There was another wrinkle here. Solis' brother, Jorge Lerma, is a lieutenant at the Brownsville Fire Dept. Lately, we have heard that Elizondo is exerting pressure on Lerma and making his life difficult. Remember we told you about the city personnel policy that says that city employees cannot hold elected positions in local school boards because of a possible conflict of interest?

Section 702: Political Activity
"B. Specifically, City Employees may not engage in the following activities:
4. Hold an elective City office or hold an elective or appointive office in any other jurisdiction where service would constitute a direct conflict of interest with City employment, with or without remuneration. Upon assuming such office, an Employee shall resign or shall be dismissed for cause upon failure to do so."

Conveniently, Elizondo did not attend the BISD meeting or the city commission meeting Tuesday.

Meanwhile, the BISD rumor mill was working overtime with suggestions that board counsel had been directed to devise an exit strategy for Zendejas, who was given a raise and her contract extended before the Novemeber 2016 board elections.

Zendejas has been seen as doing the bidding for Rodriguez and Elizondo and the other members who comprise the majority of the board. However, the rejection of her actions in the Solis case indicates that other board members are starting to shy away from the Rodriguez-Elizondo core and aligning themselves with a new majority.

Tuesday, January 17, 2017

COMPARED TO KORY MARRA, MARTINEZ'S VOTE TO BUY TAX-SALE LAND TAKES THE CAKE; WHAT'S THE D.A. GONNA DO?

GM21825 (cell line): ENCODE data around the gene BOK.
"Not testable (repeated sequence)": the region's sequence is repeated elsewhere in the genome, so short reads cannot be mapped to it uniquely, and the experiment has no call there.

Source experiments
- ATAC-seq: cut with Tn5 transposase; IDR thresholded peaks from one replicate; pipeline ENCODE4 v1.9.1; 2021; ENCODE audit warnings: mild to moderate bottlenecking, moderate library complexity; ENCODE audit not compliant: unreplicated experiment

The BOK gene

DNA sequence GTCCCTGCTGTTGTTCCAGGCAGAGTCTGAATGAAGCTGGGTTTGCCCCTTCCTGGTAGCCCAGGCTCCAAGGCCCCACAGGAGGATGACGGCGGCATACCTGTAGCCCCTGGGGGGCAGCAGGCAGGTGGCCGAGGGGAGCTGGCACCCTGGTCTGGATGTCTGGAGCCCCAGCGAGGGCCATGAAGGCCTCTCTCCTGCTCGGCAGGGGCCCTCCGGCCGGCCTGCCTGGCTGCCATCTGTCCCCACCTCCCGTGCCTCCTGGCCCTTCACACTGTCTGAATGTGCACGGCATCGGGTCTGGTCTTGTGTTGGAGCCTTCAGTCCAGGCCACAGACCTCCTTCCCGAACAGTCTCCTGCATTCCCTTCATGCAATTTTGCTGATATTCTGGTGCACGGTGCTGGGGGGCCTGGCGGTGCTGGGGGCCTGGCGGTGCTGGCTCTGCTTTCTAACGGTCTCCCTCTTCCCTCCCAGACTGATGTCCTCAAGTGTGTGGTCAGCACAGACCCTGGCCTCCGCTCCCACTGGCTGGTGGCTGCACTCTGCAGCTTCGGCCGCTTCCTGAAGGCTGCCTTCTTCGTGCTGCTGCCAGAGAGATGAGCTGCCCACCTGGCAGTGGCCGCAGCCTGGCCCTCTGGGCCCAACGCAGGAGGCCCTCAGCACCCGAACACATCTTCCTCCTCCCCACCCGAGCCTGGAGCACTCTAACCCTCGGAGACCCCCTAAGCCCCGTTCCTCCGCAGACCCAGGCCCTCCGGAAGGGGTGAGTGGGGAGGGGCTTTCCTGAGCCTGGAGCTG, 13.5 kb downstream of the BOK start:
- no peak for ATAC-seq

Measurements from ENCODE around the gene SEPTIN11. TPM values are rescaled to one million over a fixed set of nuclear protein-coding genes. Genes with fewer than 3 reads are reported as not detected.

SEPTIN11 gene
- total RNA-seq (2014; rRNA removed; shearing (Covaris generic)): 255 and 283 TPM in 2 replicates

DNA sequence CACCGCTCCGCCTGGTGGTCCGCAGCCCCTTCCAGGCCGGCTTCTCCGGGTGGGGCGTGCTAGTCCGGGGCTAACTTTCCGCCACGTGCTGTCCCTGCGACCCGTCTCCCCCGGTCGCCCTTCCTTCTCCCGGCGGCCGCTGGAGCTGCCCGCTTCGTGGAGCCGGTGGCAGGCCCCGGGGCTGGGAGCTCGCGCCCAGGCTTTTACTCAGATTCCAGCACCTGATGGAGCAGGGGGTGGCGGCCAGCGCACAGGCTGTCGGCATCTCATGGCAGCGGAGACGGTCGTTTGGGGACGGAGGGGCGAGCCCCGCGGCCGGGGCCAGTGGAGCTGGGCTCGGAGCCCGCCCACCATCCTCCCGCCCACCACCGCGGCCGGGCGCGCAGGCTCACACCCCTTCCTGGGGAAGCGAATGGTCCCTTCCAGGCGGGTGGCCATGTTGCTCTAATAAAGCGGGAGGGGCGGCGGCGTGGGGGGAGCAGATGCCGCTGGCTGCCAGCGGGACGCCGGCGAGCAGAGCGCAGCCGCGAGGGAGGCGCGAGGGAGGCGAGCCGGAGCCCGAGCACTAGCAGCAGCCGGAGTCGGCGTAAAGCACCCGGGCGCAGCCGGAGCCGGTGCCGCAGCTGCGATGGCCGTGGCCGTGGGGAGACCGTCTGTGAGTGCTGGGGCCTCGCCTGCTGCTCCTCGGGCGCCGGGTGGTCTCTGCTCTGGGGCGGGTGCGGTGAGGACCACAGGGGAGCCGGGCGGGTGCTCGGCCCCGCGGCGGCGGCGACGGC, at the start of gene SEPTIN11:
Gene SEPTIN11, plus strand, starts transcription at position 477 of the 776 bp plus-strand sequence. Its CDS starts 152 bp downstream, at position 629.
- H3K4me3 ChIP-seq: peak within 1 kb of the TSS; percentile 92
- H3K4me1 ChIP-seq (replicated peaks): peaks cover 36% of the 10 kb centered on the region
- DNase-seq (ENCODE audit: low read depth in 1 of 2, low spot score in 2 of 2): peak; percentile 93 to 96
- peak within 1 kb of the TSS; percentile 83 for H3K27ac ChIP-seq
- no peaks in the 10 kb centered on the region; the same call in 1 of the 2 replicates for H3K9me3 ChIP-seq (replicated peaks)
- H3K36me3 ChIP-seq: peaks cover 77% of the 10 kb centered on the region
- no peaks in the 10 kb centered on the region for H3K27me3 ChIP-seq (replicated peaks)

By Juan Montoya
On July 7, 2015, delinquent-tax attorneys Linebarger Goggan Blair & Sampson LLP had the sheriff hold a tax resale at the steps of the Cameron County Courthouse.
There were 16 properties resold that day.

After the time where the owners are given an opportunity to pay their taxes and reclaim the land, the three main taxing entities, the City of Brownsville, the Brownsville Independent School District, and Cameron Cameron County were asked to accept or reject the bids or offers for the properties.

Among them was one in downtown Brownsville described as 2015-071 - the rear one half (1/2) lot No. 3 in Block One Hundred and fifty-three (153) of the City of Brownsville, together with any or all improvements therein (01-0000-1530-0030-00)
The street address, according to the Cameron County Appraisal District (CCAD), was 1242 E. Van Buren St. (rear).


The property, measuring 3,000 square feet, is located next to the law offices of Tony Martinez, Horacio Barrera, and Trey Martinez at 1206 E. Van Buren Street. According to the CCAD information on the property, it was valued at 13,500. The bid for the property was for $5,200 in cash.


On November 3, 2015, the City of Brownsville Commission met in executive session with Mayor Tony Martinez presiding, to discuss the sale of the 16 properties with city attorney Mark Sossi, on recommendation by John D. Guevara, the delinquent tax firm representative.

After executive session, on a motion by commissioner Ricardo Longoria and seconded by commissioner Rose Gowen, the commission voted unanimously to accept the bids for the properties from the buyers. Among those who voted to sell the property for the taxes owed the BISD, the county and the city was Mayor Tony Martinez. In fact, in the tax resale deed carried his signature. (See graphic above)